Jerry’s garage was the kind of place where all the young kids wanted to work. Sure, you didn’t get paid but you learned a lot about classic cars.
Jess started working at Jerry’s when she was just 15. After finishing grade 9, she took the job to secure a place to stay in the city while she attended high school. The garage had a small room in the back. It wasn’t much but it was free. And the boss tossed her a bit of money on the side for cleaning up the shop after everyone else left. Win-win for both sides.
No one else in her family had finished high school and Jess was determined to be the first.
Growing up on a northern reservation for the last four years had caused Jess to be somewhat introverted – she lacked the social graces that those who grew up in the city had. People thought she was “weird.”
Everyone at the garage was “weird” if you thought about it. They all had issues that they were dealing with in their lives. In a way, their problems were the norm – they were all “normal dysfunctional” in that way.
“Hey Jess, hand me that 7/16 wrench will you?” Dallas called out.
The wrench landed in his outstretched hand.
“Thanks! You coming over to hang out tonight after work?” he inquired, trying to engage Jess in a conversation.
“Yeah.” A woman of few words, that’s what he liked about her.
“Awesome…see you around 8.”
The boys were already set up in front of the television with their Nintendo. Characters on the screen were bobbing along to the music.
“Mindless drivel…” Jess muttered. She never could understand the draw to video games. She had spent the last couple of years on what seemed to be a never ending camping trip. She lived in a beat up mobile home with no power, no energy, and no running water (unless you counted the river flowing through their backyard). She didn’t have time for frilly things when chores were waiting. There was always something to do – the garden needed tending, the animals needed feeding. The best adventure she could hope for was a hike through a new part of the woods.
Jess wandered through the house into the back yard. She sat down on the damp grass and stared into space.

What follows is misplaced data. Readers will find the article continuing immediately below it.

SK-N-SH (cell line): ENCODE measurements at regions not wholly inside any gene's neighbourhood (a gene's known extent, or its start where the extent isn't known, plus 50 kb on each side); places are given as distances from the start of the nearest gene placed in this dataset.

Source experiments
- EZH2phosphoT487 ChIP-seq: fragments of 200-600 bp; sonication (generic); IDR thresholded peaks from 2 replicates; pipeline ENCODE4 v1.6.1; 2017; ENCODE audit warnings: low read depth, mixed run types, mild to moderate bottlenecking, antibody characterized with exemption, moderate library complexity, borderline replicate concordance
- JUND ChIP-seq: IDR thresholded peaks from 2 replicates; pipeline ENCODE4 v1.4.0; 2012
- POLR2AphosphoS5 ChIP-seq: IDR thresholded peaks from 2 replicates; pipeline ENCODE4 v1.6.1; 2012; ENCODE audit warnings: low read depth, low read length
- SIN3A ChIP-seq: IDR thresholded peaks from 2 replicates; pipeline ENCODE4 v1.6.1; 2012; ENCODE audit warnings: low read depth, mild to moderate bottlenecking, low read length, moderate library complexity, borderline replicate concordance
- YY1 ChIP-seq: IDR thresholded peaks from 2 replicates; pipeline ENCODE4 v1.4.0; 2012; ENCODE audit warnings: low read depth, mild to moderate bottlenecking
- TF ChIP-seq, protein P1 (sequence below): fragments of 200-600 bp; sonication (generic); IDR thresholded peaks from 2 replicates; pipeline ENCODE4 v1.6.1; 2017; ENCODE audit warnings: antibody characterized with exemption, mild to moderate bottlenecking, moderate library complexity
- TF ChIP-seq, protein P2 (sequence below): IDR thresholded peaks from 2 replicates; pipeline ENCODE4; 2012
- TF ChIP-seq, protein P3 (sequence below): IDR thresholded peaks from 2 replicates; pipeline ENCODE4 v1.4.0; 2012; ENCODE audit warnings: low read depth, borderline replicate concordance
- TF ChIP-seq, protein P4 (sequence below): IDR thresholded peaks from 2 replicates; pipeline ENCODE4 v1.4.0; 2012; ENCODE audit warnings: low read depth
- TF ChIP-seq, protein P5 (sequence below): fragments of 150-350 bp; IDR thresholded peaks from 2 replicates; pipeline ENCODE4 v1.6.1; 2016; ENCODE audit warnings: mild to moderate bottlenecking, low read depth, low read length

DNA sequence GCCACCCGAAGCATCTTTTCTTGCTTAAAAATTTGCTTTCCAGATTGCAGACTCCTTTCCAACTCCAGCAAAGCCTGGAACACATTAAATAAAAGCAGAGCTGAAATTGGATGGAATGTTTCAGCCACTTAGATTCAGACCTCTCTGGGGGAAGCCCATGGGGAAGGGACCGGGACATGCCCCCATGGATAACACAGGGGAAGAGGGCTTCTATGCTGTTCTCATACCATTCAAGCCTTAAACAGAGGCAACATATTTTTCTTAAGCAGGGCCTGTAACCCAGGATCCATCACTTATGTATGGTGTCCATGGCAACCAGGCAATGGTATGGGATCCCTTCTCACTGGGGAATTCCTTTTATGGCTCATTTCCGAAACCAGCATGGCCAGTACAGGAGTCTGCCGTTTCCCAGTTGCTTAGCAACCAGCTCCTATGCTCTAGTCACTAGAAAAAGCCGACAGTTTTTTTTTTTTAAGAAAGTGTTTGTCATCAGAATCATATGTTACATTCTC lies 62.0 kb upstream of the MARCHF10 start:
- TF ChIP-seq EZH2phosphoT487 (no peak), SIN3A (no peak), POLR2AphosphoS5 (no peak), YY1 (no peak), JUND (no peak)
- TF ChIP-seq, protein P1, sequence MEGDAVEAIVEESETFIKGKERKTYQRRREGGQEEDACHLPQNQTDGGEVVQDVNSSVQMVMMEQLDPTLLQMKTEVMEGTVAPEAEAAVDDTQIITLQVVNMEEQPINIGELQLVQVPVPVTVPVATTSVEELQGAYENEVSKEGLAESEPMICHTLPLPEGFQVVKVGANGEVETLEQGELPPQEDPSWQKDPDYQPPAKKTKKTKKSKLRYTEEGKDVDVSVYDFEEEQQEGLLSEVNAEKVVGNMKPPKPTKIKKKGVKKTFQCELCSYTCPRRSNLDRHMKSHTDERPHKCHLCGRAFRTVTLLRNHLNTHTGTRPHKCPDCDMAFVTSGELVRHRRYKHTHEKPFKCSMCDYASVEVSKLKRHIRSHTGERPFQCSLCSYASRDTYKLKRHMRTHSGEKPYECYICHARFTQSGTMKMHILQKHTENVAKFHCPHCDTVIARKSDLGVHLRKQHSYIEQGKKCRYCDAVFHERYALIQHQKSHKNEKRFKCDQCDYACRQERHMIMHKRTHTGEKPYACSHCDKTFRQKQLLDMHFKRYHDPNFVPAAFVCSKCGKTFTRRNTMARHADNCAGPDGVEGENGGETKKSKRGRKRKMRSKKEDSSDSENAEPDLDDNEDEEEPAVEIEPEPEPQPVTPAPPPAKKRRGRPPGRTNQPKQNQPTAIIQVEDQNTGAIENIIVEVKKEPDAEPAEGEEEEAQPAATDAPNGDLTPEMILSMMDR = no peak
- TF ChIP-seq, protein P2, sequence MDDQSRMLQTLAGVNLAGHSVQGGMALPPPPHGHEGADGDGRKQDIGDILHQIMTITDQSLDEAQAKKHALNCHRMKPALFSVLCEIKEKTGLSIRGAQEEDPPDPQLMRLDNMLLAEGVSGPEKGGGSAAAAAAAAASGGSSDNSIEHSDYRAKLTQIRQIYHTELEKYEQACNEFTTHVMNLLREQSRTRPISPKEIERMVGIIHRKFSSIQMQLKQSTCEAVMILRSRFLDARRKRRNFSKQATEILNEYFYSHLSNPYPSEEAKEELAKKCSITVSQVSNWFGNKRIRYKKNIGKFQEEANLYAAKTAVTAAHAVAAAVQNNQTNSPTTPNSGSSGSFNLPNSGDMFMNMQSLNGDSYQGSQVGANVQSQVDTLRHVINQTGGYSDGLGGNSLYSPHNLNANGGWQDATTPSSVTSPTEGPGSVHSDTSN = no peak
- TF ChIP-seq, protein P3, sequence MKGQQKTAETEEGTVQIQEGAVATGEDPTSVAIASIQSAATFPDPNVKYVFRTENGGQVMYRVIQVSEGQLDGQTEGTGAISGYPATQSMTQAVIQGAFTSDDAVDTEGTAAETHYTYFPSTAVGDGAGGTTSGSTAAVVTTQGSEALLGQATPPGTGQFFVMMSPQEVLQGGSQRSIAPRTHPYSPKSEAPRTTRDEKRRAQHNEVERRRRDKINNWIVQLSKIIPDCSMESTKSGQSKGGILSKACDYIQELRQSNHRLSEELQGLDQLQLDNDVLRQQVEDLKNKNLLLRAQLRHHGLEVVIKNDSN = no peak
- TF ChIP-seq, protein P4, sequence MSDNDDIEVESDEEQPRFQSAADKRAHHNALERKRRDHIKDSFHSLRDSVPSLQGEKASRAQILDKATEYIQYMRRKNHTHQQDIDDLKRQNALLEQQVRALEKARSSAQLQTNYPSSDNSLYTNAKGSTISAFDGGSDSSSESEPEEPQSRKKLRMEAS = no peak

Dallas saw her come in. He had been anticipating her arrival for the last hour. He watched as she walked by and continued outside. Picking up a can of iced tea, he followed her.
He could not identify what it was about her that drew him in. She wasn’t overly pretty and she didn’t gussy herself up like other girls did. She didn’t really talk much, especially about her past. But she was smart – she learned quickly at the garage and she was on the honor roll at school. Maybe he liked the mystery.
He sat down beside her, startling her a bit. Nudging her gently with his arm, he stated, “I brought you a drink.”
“How come you’re sitting out here? Everyone else is inside.”
“It’s peaceful,” was all she replied.
He couldn’t argue with that. The night was beautiful. The northern lights danced and glowed in the sky.
“You ever think of where you’ll be in 5 or 10 years?” The question surprised Dallas.
“No, not really, why?”
“I want my life to be different.”
He waited for her response and when he was sure she wouldn’t continue, he prompted, “Different? How so?”
“I don’t want to live the way my mom and her husband live. I want to finish school, go to university and get a good job. Is that silly?”
Dallas paused, looking at Jess. “No, that’s not silly. Isn’t that what everyone wants?” Being from a middle income family, these were things that were expected in his family. “You know, my mom could probably give you some advice in that area.”
“Really? Oh that would be great!” Jess’ eyes lit up.
He was glad he’d thought to suggest it. Not only would it make Jess happy, he would benefit too. They would get to know each other better and maybe he could get up the courage to ask her out…maybe.
Jess reminisced about her past often. If things hadn’t fallen into place the way they had since that talk with Dallas, she never would have gotten her life in line.
“Jess, Edna wants to know what time to pick you up for the stake holder meeting tonight.” David, Jess’ husband, interrupted her train of thought.
Right, the stake holder’s meeting. Over the last seven years, her mechanics programs had been increasingly successful. “I’ll be ready at 7,” Jess replied to her husband.
Jerry had passed away a few years after Jess unofficially joined his “family.” In high school, she took on a larger role in the business which continued right through university. Jerry valued her work and her assistance. He had no way to pay her money-wise for her support so he left her the garage in his will. She took over as owner when Jerry passed on.
In the meantime, Jess had attained her goal of graduating high school and was successfully enrolled in university thanks to the help of Dallas’ mom, Edna, who turned out to be the exact role model that Jess had needed.
Upon graduating university with a Bachelor of Science in Computer Science, Jess turned her efforts to helping other underprivileged youth succeed in life. She started up a chain of “Jerry’s garages” which not only specialized in fixing up classic cars, but matched up the youth who worked there with a mentor to help them where their parents had not, or could not.
The success rates were astounding. It was really amazing the difference that one person could make in another person’s life. Jess was now the role model and she was proud to carry on the tradition.